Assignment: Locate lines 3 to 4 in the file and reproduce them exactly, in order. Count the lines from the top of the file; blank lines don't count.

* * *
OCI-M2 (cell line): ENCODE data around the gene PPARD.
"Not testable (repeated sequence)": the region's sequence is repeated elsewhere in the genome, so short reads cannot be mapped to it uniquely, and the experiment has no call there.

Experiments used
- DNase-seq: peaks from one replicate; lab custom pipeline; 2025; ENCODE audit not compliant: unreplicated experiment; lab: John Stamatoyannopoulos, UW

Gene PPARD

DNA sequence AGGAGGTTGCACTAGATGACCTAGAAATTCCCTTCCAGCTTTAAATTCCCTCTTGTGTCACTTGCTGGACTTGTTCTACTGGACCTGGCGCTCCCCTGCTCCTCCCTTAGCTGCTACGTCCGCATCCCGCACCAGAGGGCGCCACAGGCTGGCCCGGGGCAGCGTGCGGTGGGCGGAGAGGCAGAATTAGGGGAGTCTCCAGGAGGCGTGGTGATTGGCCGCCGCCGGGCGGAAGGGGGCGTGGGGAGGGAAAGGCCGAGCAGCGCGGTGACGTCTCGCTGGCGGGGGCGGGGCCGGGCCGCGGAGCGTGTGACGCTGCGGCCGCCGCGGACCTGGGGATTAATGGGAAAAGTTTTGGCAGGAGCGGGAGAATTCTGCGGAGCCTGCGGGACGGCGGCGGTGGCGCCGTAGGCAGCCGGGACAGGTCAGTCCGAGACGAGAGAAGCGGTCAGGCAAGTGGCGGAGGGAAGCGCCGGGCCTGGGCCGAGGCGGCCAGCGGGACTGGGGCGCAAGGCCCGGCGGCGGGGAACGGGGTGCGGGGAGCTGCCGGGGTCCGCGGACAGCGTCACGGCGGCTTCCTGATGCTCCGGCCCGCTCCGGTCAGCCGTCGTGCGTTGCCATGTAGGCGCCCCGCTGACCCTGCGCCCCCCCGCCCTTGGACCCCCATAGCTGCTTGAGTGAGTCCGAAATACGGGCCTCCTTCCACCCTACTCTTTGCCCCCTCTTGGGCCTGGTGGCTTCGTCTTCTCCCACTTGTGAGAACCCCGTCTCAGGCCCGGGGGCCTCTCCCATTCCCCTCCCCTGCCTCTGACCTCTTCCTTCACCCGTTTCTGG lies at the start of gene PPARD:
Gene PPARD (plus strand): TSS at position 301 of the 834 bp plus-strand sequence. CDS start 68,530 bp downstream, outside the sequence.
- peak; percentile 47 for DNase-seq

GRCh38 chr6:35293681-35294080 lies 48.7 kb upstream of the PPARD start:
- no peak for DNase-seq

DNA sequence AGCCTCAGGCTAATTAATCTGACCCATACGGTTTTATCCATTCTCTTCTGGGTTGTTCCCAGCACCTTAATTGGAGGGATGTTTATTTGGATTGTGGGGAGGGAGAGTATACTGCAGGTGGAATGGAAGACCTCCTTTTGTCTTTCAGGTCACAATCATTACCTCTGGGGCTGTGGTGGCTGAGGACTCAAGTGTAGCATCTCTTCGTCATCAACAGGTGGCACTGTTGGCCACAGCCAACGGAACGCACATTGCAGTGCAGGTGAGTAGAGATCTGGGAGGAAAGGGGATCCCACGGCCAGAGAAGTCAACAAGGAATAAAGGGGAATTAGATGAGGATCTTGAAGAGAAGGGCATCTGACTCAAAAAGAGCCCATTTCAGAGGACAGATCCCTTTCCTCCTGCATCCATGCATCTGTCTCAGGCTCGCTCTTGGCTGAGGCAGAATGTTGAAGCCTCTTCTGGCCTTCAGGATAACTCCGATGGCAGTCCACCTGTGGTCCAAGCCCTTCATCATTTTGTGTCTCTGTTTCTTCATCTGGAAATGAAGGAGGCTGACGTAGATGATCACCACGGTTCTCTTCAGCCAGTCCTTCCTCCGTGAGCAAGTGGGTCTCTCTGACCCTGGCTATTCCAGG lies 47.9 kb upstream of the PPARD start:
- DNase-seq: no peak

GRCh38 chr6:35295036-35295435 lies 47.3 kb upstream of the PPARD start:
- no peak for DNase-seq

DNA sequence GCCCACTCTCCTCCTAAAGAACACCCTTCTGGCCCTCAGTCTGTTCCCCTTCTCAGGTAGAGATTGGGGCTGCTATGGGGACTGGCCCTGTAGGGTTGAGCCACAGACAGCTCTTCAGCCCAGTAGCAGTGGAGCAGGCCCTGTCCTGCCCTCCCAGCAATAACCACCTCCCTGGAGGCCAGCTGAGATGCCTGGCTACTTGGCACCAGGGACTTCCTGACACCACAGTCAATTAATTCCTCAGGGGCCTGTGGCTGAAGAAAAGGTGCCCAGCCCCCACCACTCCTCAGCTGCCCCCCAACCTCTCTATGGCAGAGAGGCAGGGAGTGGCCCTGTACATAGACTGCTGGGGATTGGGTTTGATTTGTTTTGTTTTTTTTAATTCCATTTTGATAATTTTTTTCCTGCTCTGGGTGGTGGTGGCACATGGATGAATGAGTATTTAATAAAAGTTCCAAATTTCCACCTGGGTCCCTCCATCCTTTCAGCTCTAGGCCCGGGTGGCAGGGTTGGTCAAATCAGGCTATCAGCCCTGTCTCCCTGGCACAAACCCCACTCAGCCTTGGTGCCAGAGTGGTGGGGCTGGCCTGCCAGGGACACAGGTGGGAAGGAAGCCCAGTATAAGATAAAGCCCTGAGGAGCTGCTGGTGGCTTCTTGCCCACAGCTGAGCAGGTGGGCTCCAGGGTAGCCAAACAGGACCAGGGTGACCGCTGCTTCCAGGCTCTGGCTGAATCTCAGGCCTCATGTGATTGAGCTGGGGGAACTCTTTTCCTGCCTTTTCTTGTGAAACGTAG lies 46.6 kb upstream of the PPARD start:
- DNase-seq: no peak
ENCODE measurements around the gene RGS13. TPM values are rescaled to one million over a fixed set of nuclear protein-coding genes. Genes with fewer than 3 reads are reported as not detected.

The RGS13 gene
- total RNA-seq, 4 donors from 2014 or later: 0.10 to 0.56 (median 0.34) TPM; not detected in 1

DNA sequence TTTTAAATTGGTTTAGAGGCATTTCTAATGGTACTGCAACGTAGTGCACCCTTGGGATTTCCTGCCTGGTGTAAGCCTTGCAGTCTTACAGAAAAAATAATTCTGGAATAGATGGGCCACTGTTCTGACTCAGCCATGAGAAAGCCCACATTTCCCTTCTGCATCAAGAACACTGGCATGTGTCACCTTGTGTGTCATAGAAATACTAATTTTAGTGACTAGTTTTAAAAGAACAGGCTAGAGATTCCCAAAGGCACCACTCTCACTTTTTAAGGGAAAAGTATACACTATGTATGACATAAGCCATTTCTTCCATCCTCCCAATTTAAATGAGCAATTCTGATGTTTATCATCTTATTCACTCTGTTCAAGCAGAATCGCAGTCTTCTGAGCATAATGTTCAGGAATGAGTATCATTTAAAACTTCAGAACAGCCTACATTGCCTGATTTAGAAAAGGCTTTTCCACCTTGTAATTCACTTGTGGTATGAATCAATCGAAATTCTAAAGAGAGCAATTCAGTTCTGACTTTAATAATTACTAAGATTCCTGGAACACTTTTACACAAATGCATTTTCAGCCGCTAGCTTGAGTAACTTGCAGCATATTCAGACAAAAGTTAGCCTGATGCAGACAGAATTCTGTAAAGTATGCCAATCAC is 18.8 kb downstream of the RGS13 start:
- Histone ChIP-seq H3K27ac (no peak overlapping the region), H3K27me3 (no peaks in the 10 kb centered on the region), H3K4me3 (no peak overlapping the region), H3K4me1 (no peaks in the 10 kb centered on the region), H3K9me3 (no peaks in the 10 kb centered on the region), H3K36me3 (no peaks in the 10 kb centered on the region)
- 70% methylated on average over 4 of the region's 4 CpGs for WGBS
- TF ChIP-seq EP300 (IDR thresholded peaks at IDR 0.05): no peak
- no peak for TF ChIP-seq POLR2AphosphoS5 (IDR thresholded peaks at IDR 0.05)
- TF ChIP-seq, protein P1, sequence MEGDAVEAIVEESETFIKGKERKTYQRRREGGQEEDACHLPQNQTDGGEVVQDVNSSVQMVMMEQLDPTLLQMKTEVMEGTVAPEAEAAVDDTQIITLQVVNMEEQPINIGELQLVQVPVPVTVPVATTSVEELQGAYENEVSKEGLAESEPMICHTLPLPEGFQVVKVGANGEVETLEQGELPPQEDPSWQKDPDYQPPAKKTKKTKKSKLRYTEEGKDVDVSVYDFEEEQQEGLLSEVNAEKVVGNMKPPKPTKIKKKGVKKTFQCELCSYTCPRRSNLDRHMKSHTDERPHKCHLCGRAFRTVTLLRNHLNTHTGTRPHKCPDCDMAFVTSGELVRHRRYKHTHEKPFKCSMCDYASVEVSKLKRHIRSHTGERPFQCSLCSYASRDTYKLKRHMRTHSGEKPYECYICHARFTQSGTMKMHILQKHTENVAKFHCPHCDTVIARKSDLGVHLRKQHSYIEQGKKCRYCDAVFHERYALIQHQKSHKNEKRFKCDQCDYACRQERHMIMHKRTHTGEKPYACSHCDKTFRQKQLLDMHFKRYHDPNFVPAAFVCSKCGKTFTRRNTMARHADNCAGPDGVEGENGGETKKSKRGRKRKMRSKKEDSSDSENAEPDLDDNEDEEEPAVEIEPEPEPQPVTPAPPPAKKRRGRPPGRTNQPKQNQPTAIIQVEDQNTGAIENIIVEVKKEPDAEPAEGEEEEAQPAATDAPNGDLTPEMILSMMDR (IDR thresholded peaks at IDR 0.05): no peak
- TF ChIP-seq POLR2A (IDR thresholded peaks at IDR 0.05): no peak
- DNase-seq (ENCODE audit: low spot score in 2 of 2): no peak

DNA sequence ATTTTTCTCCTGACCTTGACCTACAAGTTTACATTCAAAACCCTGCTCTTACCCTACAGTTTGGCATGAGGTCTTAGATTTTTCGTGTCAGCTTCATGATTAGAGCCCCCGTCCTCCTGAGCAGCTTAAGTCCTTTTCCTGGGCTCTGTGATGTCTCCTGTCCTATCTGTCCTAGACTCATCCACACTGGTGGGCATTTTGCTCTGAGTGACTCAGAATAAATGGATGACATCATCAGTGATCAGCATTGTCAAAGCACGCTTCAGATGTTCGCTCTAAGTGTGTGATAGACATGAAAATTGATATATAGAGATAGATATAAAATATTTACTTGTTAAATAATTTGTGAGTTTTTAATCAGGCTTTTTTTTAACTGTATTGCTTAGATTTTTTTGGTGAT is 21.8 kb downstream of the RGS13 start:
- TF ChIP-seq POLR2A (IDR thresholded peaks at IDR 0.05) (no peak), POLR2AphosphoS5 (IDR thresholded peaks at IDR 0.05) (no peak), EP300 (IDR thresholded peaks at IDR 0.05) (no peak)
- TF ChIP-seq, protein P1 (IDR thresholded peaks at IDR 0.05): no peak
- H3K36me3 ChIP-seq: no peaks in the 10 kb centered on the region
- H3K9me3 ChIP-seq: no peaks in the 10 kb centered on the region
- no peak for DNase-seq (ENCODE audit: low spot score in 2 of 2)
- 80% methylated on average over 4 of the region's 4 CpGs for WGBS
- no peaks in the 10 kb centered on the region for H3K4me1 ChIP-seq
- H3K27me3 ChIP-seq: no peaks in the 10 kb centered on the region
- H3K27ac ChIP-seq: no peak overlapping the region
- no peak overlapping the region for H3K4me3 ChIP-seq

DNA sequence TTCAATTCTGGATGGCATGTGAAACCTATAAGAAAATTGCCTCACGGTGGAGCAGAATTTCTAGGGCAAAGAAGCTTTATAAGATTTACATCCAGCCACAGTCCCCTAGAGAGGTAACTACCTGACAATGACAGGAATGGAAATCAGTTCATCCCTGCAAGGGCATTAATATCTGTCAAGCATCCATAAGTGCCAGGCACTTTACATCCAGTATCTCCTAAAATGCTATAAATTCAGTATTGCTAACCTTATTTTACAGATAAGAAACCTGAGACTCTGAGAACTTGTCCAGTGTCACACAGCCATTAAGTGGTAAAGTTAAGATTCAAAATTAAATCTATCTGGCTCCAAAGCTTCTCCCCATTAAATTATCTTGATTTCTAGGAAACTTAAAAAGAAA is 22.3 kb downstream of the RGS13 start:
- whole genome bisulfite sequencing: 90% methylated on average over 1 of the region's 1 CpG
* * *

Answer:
Experiments used
- DNase-seq: peaks from one replicate; lab custom pipeline; 2025; ENCODE audit not compliant: unreplicated experiment; lab: John Stamatoyannopoulos, UW